The Back Story

Written in the Autumn of 2007…

The idea for Performers Without Borders (PWB) was first developed by Jonny Forbes and Matt Morris in India during the Spring of 2006.

While Jonny was studying in India and Matt was finishing a voluntary project they meet up in Varanasi. Sweltering in the summer heat they formed the idea to fuse their shared interests in performance skills and community development. From this beginning they have found that there is great interest and enthusiasm from the performing community, they are now working to ensure that PWB will be a success.

Jonny Forbes

Jonny started studying his BSc in Development Studies in 2002, and recently graduated with an upper second class degree from the University of East London (UEL.) Whilst studying, Jonny was active within the University, acting as the class representative for the development studies group. This was followed by one year working with an emerging NGO, based at the university. Global Development Links was set up by students of UEL, and aimed to give all students an insight into the issues of Development today. Jonny’s role on the charity was that of fundraising coordinator, he also held a position on the management committee. Through this role Jonny was able to actively shape the NGO’s first year project; an I.T. supply an training program Northern Tanzania.

It was this program in Tanzania that gave Jonny his first experience of living and working in another country. The three month trip was filled with challenges and rewards that gave Jonny a great taste for living overseas. The next opportunity came at the end of his degree when he chose to spend 5 months living and studying in Varanasi, India, at the prestigious Benares Hindu University (BHU.) These 5 months, followed by 1 month traveling in Northern India, gave Jonny a real taste for living in India.

Jonny has been juggling since 2000, and he has been a regular at many of the juggling events held across the UK. As a performer he has worked in several different settings, from London nightclubs, to the streets of Scotland, and numerous places in between. It is through these events that Jonny first met up with Matt.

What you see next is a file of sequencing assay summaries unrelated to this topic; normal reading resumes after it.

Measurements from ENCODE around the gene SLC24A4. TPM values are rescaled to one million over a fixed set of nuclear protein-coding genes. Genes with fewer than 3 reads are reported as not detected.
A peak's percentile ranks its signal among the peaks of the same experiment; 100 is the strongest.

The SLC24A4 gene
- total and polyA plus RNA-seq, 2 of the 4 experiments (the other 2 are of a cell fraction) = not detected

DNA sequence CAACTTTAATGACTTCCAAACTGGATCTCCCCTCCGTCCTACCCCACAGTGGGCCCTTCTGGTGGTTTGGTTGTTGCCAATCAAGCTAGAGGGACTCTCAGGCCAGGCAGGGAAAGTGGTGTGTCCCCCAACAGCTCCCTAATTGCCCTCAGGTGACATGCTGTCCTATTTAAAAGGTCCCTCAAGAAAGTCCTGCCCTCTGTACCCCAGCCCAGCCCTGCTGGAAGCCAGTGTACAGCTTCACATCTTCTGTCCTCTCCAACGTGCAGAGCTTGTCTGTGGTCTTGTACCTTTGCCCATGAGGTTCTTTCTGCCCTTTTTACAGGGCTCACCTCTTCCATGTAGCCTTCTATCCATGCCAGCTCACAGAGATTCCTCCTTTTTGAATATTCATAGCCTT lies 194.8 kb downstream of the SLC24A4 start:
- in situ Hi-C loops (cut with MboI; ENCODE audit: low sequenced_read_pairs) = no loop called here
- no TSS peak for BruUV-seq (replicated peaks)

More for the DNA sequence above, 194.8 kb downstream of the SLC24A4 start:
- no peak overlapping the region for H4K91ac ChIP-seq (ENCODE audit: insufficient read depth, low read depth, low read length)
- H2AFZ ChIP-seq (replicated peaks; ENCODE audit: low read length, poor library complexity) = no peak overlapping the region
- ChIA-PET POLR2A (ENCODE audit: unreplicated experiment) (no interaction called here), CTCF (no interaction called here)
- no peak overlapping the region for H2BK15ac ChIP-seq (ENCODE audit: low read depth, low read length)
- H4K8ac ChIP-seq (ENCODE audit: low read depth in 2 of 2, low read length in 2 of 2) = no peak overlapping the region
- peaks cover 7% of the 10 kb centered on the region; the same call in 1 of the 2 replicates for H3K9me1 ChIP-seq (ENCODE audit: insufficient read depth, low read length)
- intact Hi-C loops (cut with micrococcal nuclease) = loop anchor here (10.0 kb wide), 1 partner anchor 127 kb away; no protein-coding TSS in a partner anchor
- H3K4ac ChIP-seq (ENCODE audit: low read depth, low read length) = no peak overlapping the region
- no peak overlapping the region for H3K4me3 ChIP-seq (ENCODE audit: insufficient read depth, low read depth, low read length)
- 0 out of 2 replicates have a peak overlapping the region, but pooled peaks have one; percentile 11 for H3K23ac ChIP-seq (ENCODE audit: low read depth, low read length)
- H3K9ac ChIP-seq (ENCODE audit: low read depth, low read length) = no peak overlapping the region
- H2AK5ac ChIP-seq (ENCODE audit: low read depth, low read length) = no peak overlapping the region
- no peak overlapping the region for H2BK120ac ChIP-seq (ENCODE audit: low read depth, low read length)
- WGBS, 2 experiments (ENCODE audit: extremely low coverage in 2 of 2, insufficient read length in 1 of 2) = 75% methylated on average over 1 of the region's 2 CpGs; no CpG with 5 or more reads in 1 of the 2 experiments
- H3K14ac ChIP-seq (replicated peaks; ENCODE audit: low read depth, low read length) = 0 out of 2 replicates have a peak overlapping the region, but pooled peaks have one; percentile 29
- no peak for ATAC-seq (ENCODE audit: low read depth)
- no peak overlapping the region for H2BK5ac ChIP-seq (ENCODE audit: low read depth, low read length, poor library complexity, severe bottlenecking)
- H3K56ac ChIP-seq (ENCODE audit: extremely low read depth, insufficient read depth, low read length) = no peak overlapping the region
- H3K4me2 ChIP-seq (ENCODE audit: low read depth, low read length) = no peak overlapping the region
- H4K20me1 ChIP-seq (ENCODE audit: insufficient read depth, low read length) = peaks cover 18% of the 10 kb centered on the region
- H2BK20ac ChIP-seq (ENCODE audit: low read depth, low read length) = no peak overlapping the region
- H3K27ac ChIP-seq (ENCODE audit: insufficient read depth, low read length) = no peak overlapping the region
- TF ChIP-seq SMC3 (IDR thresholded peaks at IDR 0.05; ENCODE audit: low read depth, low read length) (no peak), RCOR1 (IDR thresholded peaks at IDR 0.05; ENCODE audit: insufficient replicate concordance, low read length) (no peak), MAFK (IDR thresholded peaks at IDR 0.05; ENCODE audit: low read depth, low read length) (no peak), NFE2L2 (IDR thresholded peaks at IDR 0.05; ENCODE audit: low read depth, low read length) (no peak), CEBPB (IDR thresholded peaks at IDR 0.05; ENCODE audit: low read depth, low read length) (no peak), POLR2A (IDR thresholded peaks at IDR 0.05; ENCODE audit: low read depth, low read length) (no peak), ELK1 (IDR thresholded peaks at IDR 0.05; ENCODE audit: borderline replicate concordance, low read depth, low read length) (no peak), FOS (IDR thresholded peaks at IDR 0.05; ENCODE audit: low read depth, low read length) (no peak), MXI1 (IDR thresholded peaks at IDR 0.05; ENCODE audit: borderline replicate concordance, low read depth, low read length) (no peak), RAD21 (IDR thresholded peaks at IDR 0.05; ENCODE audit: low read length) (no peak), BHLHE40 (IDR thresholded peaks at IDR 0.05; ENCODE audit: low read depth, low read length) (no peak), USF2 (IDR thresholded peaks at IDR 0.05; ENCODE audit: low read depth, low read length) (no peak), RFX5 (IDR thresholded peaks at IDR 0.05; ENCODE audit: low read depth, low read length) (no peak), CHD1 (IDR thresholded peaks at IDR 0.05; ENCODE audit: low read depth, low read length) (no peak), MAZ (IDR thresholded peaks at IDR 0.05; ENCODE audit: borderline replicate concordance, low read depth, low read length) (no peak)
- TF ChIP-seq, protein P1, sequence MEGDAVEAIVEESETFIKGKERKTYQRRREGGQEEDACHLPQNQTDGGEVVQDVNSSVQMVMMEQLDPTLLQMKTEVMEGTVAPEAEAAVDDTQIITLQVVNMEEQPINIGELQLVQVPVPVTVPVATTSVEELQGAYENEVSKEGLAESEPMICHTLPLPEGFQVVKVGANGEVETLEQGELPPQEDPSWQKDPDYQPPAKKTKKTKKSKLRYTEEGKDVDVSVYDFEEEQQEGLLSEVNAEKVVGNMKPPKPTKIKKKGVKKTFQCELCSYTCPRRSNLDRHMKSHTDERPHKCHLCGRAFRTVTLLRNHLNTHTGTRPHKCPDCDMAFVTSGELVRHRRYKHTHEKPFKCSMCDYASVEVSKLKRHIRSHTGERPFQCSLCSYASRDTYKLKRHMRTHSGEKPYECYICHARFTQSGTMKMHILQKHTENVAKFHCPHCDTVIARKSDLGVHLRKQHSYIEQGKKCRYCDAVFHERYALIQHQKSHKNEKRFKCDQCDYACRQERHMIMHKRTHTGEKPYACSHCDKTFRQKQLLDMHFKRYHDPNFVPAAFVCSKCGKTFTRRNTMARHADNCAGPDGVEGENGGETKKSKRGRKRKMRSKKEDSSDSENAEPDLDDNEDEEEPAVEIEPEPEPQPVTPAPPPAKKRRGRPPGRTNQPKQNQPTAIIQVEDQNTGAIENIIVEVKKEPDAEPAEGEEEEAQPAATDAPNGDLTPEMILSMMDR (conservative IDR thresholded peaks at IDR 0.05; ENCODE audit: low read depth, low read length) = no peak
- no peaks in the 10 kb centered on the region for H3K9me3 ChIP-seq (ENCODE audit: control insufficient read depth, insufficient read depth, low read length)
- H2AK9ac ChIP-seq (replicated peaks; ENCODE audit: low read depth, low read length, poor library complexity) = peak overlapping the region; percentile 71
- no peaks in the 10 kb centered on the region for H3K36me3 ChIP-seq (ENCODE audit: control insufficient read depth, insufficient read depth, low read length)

Whilst in Varanasi, Matt came to stay with Jonny at his home, it was here that the idea of Performers Without Borders (PWB) started taking shape. Both Matt and Jonny have a strong interest in the possibilities within Development, and having both worked for various actors within that sector. They decided it would be best to start a group focusing their two main skills together; juggling and Development, and PWB was born.

Matt Morris

In 2002 Matt started an MSc in Development Studies at the School of Oriental and African Studies as an attempt to make some sense of the poverty and negative impacts of Development he saw while travelling overland to India the previous year. After graduating he entered into the not-for-profit sector to find out how such organisations meet their stated objectives. He gained experience in fund-raising, administration, communication, volunteer management, project management and logistics, working with such organisations as War On Want, Survival International, Concern Worldwide and The Fairtrade Foundation.

However he was dissatisfied working towards other people’s ideas of how Development could and should be conducted, so he left to return to Asia for inspiration. While in Sri Lanka and India he worked as a volunteer on post-tsunami community development and human rights research respectively. These experiences were influential in the idea of starting PWB.

Parallel to Matt’s career maturation in the field of Development was his growth as a performing artist, and his involvement with the juggling and circus skills community in London. Matt has been juggling for over four years and has a wide repertoire of performance skills. He has run a weekly juggling workshop, worked at Oddballs the premier juggling shop in London, and now teaches juggling.

Matt is well connected in the alternative progressive scene in London; he has worked with the arts community Synergy Centre and was the Secretary of Sanford Housing Co-operative. In January 2007 he spent two months working with Circus2Iraq touring Palestine and Israel. The circus made 40 performances to 8,000 children and made 20 circus workshops.